What about the price of the harmonium?

 If all points which I am covering in this article are checked and the price is fine, you can safely buy it. If one or more points are not 100% ok, but you still want to buy the instrument, you could explain your issue(s) to the seller and ask for a discount.

Do a bit of research with a few different shops and you will easily find common prices, if a particular shop is charging a lot more or a lot less, you know that you should be careful.

Don’t forget the extra VAT or additional customs fees when importing the instrument from abroad. You can find out more by searching online on your country specific customs fees. Often the seller has a lot of experience and can advise you, but it’s always a good idea to double check online.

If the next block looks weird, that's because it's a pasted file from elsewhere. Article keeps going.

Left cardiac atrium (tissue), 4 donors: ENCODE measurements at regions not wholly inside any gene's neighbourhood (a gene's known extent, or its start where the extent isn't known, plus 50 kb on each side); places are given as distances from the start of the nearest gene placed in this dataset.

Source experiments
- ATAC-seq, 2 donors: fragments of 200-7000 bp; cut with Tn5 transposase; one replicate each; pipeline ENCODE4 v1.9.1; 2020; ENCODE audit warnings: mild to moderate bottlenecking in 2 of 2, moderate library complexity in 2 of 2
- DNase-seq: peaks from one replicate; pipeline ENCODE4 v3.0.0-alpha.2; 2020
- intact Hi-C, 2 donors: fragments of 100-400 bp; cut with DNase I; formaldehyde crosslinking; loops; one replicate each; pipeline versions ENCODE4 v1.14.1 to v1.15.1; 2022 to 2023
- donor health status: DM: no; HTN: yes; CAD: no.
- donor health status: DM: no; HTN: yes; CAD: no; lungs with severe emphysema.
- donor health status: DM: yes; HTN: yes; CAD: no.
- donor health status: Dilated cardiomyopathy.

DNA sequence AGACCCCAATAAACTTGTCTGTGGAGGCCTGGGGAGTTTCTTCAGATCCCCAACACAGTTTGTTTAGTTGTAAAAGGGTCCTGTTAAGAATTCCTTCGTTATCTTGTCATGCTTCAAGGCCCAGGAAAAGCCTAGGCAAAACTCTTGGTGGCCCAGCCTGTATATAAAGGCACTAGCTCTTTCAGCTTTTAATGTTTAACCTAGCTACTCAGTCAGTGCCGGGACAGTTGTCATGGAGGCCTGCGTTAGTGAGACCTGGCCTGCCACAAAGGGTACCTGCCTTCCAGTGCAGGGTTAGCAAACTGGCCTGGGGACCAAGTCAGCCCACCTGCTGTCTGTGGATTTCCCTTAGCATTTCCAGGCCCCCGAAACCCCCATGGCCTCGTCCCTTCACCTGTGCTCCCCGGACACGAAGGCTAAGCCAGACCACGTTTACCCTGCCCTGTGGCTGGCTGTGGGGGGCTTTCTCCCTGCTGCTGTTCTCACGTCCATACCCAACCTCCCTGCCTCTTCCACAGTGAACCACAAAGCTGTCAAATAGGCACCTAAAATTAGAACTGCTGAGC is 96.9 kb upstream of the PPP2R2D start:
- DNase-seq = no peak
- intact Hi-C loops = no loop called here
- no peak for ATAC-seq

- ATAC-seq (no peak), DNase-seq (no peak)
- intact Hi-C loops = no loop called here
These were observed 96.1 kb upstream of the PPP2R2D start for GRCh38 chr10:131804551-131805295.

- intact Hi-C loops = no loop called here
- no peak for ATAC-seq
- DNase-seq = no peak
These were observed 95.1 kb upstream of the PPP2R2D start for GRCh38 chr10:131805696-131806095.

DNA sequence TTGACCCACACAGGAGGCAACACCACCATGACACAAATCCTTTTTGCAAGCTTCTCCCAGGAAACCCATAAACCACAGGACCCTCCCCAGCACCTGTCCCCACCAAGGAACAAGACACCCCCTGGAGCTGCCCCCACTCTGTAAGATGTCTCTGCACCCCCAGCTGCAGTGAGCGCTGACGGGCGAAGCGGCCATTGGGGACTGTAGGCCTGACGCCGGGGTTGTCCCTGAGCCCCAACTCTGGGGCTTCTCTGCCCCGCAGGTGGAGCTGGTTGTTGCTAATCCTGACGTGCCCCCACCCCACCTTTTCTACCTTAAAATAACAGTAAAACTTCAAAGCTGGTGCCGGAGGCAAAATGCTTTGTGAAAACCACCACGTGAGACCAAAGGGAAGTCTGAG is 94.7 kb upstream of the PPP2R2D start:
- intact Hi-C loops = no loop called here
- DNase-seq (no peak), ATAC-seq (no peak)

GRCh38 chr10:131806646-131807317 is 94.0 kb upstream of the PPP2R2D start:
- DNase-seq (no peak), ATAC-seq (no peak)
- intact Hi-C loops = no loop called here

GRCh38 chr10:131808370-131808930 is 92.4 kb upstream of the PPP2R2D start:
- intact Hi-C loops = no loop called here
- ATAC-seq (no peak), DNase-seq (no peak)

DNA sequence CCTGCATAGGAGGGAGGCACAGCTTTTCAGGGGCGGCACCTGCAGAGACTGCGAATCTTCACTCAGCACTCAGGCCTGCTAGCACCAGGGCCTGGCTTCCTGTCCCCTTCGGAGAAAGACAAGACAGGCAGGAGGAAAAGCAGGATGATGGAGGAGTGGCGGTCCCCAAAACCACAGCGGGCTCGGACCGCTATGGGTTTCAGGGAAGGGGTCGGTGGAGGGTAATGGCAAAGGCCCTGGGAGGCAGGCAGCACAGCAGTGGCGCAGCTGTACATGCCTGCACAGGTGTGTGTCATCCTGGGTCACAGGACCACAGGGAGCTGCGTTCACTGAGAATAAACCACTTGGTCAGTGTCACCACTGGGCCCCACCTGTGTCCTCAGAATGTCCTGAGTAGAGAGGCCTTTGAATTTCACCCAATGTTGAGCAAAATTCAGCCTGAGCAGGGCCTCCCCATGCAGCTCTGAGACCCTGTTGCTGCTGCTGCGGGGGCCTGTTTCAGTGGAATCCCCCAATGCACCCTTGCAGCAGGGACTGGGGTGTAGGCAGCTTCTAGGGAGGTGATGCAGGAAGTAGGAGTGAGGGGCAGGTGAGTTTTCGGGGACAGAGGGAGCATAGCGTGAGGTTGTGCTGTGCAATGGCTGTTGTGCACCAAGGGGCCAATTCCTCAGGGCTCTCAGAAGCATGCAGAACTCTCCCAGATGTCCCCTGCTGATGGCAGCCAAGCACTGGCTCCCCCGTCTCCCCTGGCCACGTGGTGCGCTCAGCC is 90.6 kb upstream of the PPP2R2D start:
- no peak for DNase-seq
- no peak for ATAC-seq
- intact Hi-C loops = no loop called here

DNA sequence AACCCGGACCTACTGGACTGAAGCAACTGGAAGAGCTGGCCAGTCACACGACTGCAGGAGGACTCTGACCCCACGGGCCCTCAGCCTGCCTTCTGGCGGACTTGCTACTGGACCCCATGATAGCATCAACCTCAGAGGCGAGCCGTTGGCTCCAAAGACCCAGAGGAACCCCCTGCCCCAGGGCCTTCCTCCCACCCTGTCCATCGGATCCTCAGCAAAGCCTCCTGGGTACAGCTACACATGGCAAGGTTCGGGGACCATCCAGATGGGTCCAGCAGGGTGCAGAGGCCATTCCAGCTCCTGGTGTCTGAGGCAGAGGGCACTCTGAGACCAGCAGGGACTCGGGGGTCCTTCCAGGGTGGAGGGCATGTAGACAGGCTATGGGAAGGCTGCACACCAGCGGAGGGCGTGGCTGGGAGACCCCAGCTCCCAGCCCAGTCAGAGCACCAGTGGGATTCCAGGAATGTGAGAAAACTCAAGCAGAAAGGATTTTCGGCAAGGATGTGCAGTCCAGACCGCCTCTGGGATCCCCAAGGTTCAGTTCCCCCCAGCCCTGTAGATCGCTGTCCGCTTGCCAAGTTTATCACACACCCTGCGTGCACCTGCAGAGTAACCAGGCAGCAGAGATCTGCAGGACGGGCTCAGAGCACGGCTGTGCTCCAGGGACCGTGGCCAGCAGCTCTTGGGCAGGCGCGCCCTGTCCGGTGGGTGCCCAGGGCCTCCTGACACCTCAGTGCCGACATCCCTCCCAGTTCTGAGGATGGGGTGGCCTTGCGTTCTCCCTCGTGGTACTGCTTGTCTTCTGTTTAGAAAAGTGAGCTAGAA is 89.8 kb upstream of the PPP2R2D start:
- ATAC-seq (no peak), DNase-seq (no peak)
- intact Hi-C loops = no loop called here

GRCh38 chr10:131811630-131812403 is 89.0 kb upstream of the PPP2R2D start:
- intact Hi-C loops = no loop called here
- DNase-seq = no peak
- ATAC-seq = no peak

What is very important to find out for a harmonium is the sustain, meaning: how long the harmonium holds the air pressure. A good harmonium keeps the air well and has no air leaks. This will result in a more direct sound when pumping and a longer sustain when you stop pumping, so the harmonium will continue sounding longer. A bad harmonium will lose air and the harmonium will react slower on your pumping. The sound will be produced in a sloppier way and the harmonium will continue the sound much shorter when you stop pumping.

So here’s a test to find out how well the sustain of the harmonium works: ask the seller to play a chord (with three notes) in an average volume. Then ask to stop pumping and immediately start counting until the harmonium stops sounding. A good harmonium should continue for 4 seconds or more. A poor harmonium is less than 4 seconds. Really bad is say 2 seconds.